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Fur Rendezvous Festival Highlights Alaska History, Culture

The countdown has begun to one of Alaska’s most outrageously fun and anticipated annual traditions, the Fur Rendezvous Festival, more commonly referred to as “Fur Rondy.” A celebration of Alaska, its traditions and people, Fur Rondy has been going strong for the past 77 years.

Alaska is steeped in traditions and history that date back long before it became the 49th state or its natural resources were discovered. Many of these traditions, including dog mushing and the fur trade, are deeply rooted in Alaska Native culture and are still alive today and celebrated in events such as the Fur Rondy. These traditions and unique cultures are one of the key reasons that Alaska is a top destination for visitors worldwide and that our team at Gray Line Alaska loves bringing visitors here year after year.

Over the 10 days of Fur Rondy, a slew of exciting and often hilarious events take place around Alaska’s largest city of Anchorage, and the activities offer a wide range for visitors of all ages to enjoy. The first day alone features a photo contest, snow sculpture competition, carnival, basketball tournament, ice skating performance, theatrical show, jam sessions and, most importantly, day one of the Rondy World Championship Sled Dog Races.

And that’s just the start. Fur Rondy is the only event, aside from the ceremonial start of the Iditarod, that brings to the streets such hordes of locals and visitors, even on the coldest of February mornings. Leave it to Alaskans to run down the middle of a downtown street with a herd of reindeer chasing them during the annual Running of the Reindeer; or to dress in absurd costumes and race down the snow-covered streets in creatively designed outhouses during the Outhouse Races; or to partake in a race titled the Frostbite Foot Race. Of course these are some the more modern-day events that have come to be an integral part of the festival.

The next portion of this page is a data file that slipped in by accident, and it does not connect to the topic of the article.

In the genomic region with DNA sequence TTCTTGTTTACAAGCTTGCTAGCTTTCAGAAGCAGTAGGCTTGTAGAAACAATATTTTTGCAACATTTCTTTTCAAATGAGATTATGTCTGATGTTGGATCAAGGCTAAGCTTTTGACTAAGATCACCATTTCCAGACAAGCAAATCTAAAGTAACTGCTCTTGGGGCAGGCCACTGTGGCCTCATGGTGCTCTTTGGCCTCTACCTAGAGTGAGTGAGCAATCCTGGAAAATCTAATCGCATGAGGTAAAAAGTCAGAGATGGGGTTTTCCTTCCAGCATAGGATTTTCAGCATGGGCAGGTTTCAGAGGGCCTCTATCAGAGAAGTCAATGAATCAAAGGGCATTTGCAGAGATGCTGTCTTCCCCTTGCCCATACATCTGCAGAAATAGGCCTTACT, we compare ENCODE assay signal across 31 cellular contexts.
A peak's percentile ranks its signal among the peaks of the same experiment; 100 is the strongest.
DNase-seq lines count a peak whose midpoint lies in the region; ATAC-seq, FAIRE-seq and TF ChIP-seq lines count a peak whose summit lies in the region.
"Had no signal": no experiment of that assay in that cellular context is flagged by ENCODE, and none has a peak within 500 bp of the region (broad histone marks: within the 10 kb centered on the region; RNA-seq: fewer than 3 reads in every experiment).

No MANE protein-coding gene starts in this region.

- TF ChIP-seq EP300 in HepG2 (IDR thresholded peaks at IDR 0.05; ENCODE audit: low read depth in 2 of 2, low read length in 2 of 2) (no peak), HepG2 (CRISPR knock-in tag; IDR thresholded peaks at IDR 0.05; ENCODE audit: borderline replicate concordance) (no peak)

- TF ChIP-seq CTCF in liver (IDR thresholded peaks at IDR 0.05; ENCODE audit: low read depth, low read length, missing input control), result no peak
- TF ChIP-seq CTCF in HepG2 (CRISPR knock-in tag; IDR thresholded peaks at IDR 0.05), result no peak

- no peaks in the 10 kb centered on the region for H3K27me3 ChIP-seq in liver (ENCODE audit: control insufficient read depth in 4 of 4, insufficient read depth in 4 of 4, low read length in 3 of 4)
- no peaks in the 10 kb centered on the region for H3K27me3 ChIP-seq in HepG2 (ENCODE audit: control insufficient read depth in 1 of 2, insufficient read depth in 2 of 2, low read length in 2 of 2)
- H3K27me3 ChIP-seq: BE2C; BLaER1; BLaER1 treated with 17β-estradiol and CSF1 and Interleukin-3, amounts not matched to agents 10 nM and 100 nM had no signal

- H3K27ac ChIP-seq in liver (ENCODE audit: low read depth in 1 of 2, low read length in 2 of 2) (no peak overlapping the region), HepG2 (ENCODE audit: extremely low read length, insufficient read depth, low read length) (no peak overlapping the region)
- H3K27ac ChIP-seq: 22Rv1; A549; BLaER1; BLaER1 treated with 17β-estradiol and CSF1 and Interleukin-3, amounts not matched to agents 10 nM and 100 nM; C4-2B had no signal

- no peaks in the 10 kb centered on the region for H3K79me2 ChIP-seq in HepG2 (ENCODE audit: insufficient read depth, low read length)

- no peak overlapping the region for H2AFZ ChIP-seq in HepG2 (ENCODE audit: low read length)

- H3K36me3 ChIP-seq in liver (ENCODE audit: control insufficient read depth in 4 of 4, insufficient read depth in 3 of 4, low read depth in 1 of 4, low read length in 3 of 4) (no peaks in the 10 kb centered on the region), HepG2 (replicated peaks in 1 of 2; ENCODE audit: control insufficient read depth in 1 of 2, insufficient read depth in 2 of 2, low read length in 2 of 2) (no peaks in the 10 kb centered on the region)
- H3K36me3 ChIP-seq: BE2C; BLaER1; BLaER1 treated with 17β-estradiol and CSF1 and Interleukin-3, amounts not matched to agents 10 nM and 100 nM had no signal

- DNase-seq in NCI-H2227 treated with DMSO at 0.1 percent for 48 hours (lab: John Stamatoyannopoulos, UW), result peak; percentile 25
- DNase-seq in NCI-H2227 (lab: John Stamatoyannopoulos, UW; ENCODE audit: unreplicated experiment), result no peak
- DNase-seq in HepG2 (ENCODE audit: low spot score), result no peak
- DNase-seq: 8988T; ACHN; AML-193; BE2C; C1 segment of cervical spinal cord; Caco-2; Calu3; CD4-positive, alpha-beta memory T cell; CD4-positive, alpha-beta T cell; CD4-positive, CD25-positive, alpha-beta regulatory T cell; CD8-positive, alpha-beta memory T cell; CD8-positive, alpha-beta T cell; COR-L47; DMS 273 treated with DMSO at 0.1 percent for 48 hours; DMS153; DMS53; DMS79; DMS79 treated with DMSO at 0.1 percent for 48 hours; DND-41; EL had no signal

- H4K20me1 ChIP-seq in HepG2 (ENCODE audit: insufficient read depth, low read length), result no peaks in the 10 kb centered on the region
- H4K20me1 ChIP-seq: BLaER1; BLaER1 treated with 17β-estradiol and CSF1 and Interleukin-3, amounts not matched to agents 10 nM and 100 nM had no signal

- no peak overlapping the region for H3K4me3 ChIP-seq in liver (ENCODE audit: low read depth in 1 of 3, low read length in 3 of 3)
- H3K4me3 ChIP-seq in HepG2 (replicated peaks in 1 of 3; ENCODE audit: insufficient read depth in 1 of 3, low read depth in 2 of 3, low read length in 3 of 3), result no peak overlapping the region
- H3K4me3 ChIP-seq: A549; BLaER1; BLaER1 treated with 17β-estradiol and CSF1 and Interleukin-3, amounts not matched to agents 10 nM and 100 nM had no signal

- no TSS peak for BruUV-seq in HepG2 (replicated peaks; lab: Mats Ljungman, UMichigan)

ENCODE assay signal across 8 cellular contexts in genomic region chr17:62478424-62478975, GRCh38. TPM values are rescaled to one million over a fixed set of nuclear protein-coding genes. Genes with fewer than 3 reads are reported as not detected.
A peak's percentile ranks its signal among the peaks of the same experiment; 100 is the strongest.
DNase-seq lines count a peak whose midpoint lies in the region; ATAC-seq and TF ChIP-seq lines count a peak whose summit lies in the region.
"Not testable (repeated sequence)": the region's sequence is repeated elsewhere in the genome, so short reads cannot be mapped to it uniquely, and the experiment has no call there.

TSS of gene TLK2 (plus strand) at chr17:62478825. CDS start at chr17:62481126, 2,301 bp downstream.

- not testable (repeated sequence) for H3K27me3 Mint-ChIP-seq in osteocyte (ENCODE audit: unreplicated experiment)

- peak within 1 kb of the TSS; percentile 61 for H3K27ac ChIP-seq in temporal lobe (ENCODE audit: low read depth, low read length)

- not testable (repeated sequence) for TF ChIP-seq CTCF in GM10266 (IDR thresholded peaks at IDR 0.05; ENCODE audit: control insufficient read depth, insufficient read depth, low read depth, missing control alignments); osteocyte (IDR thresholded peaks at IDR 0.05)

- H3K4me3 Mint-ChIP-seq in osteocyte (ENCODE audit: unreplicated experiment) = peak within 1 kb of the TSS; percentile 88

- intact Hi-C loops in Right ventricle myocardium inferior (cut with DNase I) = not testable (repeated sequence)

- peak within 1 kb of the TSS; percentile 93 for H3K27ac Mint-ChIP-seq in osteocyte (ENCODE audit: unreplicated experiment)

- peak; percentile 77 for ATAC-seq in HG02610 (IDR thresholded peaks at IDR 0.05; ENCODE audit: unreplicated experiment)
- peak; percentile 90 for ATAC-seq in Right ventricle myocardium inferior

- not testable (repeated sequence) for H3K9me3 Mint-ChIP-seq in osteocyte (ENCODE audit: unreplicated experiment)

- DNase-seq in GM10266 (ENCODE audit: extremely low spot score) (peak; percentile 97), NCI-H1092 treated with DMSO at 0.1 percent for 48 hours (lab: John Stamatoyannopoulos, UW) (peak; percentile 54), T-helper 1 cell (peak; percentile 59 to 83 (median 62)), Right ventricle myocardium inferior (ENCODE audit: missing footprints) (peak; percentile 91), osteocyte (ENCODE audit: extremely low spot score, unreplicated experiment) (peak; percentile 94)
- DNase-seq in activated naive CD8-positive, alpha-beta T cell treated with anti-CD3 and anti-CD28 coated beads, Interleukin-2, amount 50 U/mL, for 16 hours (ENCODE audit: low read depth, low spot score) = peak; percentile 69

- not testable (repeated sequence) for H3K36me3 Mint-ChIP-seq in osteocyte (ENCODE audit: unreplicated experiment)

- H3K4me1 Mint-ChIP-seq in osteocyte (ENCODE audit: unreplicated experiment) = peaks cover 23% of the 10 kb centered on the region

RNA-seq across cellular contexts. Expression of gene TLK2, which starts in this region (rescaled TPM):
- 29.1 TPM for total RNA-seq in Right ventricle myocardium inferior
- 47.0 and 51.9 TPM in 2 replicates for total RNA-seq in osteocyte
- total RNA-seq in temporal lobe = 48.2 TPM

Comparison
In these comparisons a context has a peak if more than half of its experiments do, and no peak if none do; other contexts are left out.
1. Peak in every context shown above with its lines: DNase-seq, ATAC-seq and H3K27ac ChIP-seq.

Fur Rondy actually started in the 1930s, when Anchorage was a town with a population of just about 3,000, and outhouses were still used in other, more populated parts of the country. Anchorage resident Vern Johnson and some of his friends birthed the idea to hold a three-day festival that would take place simultaneously with the return of trappers and miners to town who brought with them their yield from the winter season. The plan was to create an environment conducive to fur trade, the third most valuable industry at the time, while also providing a fun activity for locals during a season when shoveling snow was the common pastime.

Perhaps the most significant relics of an earlier time that still remain in today’s event are the official Fur Rondy Fur Auction; the dog sled races and the Alaska Native Blanket Toss. The Blanket Toss is a tradition that involves a person being flung into the air by a circle of men holding the edges of a round sealskin blanket, and it was incorporated into the festival during the 1950s. Alaska Natives from villages around the state are flown into Anchorage to participate and to showcase their unique traditional dances. The dog sled races were introduced in the mid-1940s and quickly became the cornerstone event of the festival and still attract teams from around the globe.

To learn more about the event history or check out the full array of activities that are part of this year’s Fur Rondy, visit the festival’s website at

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